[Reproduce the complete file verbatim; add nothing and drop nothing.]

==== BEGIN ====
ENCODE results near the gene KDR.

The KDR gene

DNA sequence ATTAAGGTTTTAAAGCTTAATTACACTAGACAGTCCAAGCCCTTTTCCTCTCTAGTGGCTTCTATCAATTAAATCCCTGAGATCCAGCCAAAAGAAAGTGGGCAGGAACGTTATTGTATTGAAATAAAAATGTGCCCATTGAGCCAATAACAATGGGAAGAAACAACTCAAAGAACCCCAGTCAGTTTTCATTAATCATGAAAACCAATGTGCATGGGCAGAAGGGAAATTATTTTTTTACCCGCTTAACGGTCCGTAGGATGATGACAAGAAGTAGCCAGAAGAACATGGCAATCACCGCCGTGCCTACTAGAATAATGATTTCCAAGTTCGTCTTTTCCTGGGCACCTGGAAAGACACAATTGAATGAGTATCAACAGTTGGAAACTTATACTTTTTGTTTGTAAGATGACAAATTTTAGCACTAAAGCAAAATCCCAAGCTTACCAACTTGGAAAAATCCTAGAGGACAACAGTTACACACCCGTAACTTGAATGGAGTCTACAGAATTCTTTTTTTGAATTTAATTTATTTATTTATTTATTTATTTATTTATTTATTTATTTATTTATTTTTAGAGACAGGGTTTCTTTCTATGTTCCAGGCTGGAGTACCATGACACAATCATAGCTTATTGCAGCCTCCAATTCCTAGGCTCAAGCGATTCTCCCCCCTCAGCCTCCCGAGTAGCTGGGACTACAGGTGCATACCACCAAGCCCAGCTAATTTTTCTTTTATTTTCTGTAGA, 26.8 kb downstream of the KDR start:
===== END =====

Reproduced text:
ENCODE results near the gene KDR.

The KDR gene

DNA sequence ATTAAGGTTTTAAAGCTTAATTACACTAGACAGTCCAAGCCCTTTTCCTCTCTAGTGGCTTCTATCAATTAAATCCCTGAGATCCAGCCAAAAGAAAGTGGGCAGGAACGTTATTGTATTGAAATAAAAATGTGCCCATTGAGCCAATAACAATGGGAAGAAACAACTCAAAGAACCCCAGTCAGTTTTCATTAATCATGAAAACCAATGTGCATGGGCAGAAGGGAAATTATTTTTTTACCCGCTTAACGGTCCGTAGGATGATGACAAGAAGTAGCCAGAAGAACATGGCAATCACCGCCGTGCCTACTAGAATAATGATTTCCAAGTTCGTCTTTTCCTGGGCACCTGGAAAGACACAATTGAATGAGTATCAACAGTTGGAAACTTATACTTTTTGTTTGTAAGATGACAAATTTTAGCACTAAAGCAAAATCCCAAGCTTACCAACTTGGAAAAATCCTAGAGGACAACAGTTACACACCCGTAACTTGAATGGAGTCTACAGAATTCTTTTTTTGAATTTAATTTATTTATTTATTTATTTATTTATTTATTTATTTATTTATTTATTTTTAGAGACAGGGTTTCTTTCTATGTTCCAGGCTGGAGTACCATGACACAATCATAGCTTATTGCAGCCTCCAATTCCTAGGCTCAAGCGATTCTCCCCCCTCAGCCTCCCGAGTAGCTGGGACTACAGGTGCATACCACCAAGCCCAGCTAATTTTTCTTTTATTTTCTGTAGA, 26.8 kb downstream of the KDR start: